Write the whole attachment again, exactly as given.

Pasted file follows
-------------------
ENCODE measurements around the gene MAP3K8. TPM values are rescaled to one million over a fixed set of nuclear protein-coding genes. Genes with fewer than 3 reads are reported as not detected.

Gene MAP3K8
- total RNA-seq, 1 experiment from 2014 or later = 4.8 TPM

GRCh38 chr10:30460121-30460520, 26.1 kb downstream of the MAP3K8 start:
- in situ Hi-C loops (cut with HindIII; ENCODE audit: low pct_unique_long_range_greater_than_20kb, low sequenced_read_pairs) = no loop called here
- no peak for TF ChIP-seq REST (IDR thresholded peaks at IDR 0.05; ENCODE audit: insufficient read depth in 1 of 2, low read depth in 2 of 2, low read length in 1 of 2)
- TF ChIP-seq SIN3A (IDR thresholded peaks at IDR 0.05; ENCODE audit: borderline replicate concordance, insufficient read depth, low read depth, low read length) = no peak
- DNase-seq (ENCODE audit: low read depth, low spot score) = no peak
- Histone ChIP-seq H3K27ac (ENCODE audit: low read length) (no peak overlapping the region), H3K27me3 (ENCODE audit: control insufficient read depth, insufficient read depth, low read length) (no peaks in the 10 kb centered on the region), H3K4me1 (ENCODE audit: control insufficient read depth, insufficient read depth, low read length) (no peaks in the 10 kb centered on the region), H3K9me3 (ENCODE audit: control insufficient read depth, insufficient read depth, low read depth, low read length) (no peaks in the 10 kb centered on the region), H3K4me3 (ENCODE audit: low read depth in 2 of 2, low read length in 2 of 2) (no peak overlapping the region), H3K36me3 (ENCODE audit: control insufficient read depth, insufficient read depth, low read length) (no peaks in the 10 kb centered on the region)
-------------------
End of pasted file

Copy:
ENCODE measurements around the gene MAP3K8. TPM values are rescaled to one million over a fixed set of nuclear protein-coding genes. Genes with fewer than 3 reads are reported as not detected.

Gene MAP3K8
- total RNA-seq, 1 experiment from 2014 or later = 4.8 TPM

GRCh38 chr10:30460121-30460520, 26.1 kb downstream of the MAP3K8 start:
- in situ Hi-C loops (cut with HindIII; ENCODE audit: low pct_unique_long_range_greater_than_20kb, low sequenced_read_pairs) = no loop called here
- no peak for TF ChIP-seq REST (IDR thresholded peaks at IDR 0.05; ENCODE audit: insufficient read depth in 1 of 2, low read depth in 2 of 2, low read length in 1 of 2)
- TF ChIP-seq SIN3A (IDR thresholded peaks at IDR 0.05; ENCODE audit: borderline replicate concordance, insufficient read depth, low read depth, low read length) = no peak
- DNase-seq (ENCODE audit: low read depth, low spot score) = no peak
- Histone ChIP-seq H3K27ac (ENCODE audit: low read length) (no peak overlapping the region), H3K27me3 (ENCODE audit: control insufficient read depth, insufficient read depth, low read length) (no peaks in the 10 kb centered on the region), H3K4me1 (ENCODE audit: control insufficient read depth, insufficient read depth, low read length) (no peaks in the 10 kb centered on the region), H3K9me3 (ENCODE audit: control insufficient read depth, insufficient read depth, low read depth, low read length) (no peaks in the 10 kb centered on the region), H3K4me3 (ENCODE audit: low read depth in 2 of 2, low read length in 2 of 2) (no peak overlapping the region), H3K36me3 (ENCODE audit: control insufficient read depth, insufficient read depth, low read length) (no peaks in the 10 kb centered on the region)